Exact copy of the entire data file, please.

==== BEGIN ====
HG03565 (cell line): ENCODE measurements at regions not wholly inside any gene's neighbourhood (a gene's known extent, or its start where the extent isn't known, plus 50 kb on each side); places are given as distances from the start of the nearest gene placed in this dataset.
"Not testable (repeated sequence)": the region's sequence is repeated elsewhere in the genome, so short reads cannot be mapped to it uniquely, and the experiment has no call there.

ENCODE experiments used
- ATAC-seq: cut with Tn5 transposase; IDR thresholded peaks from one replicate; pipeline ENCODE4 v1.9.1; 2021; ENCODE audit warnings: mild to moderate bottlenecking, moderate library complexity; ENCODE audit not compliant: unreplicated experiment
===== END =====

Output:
HG03565 (cell line): ENCODE measurements at regions not wholly inside any gene's neighbourhood (a gene's known extent, or its start where the extent isn't known, plus 50 kb on each side); places are given as distances from the start of the nearest gene placed in this dataset.
"Not testable (repeated sequence)": the region's sequence is repeated elsewhere in the genome, so short reads cannot be mapped to it uniquely, and the experiment has no call there.

ENCODE experiments used
- ATAC-seq: cut with Tn5 transposase; IDR thresholded peaks from one replicate; pipeline ENCODE4 v1.9.1; 2021; ENCODE audit warnings: mild to moderate bottlenecking, moderate library complexity; ENCODE audit not compliant: unreplicated experiment